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U.S., Partner Nations Strengthen Space Interoperability
by Joseph Clark, DOD News
February 27, 2024

International partnerships and cooperation among allies are key components of the United States' strategy to deter conflict and reinforce safety and stability in space.  

Those partnerships were on full display in February 2024 as space operators from 25 partner nations gathered to participate in Global Sentinel, U.S. Space Command's marquee exercise focused on security cooperation and operational collaboration in the frontier warfare domain.

Throughout the two-week exercise held at Vandenberg Space Force Base in California, each participating nation organized into Regional Space Operations Centers aligned to maintain command and control across an array of space sensors. 

February 15, 2024 - U.S. and partner nations work together to solve challenging space scenarios during Global Sentinel 2024, an annual exercise focused on combined space operations, at Vandenberg Space Force Base, California. (Image created by USA Patriotism! from U.S. Space Force photos by Tech. Sgt. Luke Kitterman.)
February 15, 2024 - U.S. and partner nations work together to solve challenging space scenarios during Global Sentinel 2024, an annual exercise focused on combined space operations, at Vandenberg Space Force Base, California. (Image created by USA Patriotism! from U.S. Space Force photos by Tech. Sgt. Luke Kitterman.)

The scenarios presented during the exercise, which concluded last week, were designed to improve space situational awareness and strengthen interoperability among the participating nations.  

Italian Air Force Col. Dario Tarantino said improving space situational awareness and maximizing interoperability across partner nations is critical for maintaining safety and security in space.  

"One of the issues with the space domain is complexity," he said. "It's a complex domain – it's difficult to understand sometimes." 

He said potential threats in space can often be ambiguous and difficult to understand if those threats are intentional or unintentional.  

"That is why we need to increase our sharing of our [tactics, techniques and procedures] and our sharing of operations in terms of interoperability to increase our level of comprehension of the complex and ambiguous domain," Tarantino said.  

In addition to the U.S. and Italy, this year's participants included Australia, Belgium, Brazil, Canada, Colombia, Finland, France, Germany, Israel, Japan, Netherlands, Norway, New Zealand, Peru, Poland, Portugal, Republic of Korea, Romania, Spain, Sweden, Thailand, Ukraine and the United Kingdom.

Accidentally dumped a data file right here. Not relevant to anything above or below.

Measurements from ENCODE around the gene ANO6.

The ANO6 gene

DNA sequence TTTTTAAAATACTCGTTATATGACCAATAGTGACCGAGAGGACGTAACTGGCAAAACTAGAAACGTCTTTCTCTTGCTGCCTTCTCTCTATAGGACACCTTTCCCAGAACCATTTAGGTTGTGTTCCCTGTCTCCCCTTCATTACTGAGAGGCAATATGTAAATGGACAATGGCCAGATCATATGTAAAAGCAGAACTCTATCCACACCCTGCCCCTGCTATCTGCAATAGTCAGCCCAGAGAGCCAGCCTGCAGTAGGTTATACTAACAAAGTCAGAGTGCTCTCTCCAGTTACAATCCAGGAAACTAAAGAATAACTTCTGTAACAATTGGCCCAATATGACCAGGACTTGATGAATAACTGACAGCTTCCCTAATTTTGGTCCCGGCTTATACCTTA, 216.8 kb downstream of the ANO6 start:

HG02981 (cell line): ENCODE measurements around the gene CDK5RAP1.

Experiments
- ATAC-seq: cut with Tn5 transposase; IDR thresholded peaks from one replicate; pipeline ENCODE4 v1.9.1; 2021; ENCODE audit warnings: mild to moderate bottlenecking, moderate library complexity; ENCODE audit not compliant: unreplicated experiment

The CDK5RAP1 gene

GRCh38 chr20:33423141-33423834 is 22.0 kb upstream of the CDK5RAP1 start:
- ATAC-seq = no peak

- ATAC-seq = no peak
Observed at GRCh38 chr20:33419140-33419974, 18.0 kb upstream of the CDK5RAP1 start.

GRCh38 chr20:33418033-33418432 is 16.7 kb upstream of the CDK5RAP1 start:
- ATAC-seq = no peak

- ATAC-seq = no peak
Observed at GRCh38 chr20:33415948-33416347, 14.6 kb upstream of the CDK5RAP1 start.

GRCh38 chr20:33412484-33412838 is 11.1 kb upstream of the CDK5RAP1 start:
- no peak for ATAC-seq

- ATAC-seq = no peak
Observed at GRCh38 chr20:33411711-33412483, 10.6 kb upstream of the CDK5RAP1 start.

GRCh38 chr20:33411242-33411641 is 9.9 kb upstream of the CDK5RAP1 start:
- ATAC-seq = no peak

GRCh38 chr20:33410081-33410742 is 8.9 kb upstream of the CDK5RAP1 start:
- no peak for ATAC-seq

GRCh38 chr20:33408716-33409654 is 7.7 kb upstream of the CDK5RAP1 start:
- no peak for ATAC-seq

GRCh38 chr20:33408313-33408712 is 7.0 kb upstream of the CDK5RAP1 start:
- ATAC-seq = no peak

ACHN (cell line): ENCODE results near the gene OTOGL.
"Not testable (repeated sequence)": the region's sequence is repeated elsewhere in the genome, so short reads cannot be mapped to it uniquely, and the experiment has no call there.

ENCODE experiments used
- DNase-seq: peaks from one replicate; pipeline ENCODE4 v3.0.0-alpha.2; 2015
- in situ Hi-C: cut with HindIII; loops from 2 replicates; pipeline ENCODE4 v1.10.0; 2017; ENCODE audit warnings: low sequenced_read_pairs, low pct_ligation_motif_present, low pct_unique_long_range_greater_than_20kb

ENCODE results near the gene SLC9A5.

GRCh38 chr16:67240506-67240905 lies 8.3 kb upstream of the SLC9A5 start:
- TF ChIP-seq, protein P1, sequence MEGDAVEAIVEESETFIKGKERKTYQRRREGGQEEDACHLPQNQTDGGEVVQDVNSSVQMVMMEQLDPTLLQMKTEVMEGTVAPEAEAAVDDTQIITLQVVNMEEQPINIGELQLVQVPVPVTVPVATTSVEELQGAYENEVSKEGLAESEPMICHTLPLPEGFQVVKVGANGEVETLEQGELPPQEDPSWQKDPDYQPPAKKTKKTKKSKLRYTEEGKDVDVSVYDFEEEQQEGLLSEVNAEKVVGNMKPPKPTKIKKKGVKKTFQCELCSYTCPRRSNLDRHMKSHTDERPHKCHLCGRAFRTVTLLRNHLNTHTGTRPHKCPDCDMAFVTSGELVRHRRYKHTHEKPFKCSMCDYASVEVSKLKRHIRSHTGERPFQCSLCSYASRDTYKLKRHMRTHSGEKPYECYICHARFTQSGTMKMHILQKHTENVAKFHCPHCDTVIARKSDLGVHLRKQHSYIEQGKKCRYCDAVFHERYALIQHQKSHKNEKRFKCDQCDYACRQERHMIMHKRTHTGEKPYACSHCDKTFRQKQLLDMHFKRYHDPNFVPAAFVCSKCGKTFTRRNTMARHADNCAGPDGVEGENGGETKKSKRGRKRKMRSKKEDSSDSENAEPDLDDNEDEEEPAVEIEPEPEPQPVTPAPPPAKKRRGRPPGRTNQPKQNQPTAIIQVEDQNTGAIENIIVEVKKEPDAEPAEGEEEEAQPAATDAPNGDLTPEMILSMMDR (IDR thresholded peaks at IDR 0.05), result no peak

India and Mexico also attended the last two days of the exercise as observers along with representatives from NATO. 

Global Sentinel is the only exercise of its kind that brings together multinational partners in a single venue to collaborate on issues focused on space security.  

It represents the recognition among participants that alliances and partnerships are key to ensuring that their shared interests in space remain protected.   

Dr. John F. Plumb, assistant secretary of defense for space policy, has emphasized the critical role of cooperation among allies as global competitors increasingly look to space as the next frontier of warfare.  

In outlining the U.S. approach for maintaining its edge in space last month, Plumb emphasized that these partnerships are key to building "an asymmetric advantage and force multiplier that neither China nor Russia could ever hope to match." 

Global Sentinel, which began in 2014 as a space situational awareness tabletop event among seven nations, has grown in both size and complexity in recent years.  

A total of 246 participants, including 177 international partners, were involved in this year's exercise. 

"From a purely numbers perspective, the size of the game has grown significantly," said Global Sentinel planner Air Force Lt. Col. Patrick Mitchell. 

Mitchell noted the number of space sensors used and the complexity of the exercise has grown significantly in recent years. This year, participants managed 97 sensors used to maintain space situational awareness, up from 50 sensors at play in 2022. 

"Those sensors were modeled in the simulation," Mitchell said. "They are [using] real world sensors, and just the volume of sensors is so much higher than it was in previous iterations." 

Mitchell stressed that working with international partners to address complex scenarios yields tangible results.  

Nations involved in the exercise often face real world events requiring collaboration across partners, and Mitchell said the links built during Global Sentinel are critical to that interoperability.  

"We've established that lexicon, the ability to talk to each other, and then put that to work in the real world for the benefit of space situational awareness," he said.  

In that respect, Mitchell said Global Sentinel is not just a simulation.  

"There are tangible benefits that do come out of this event," he said.  

Other participants echoed Mitchell in noting the benefits of those connections built during the exercise.  

"This is a great opportunity for so many people to gather in the same place and spend two weeks together," said Japan Air Self Defense Force Col. Kimitoshi Sugiyama.  

He said participants come away from the exercise with a better understanding of their international partners' procedures and develop skills that will immediately translate into the real world.  

"We have a chance to [build] human connections," he said. "This is a very important asset."

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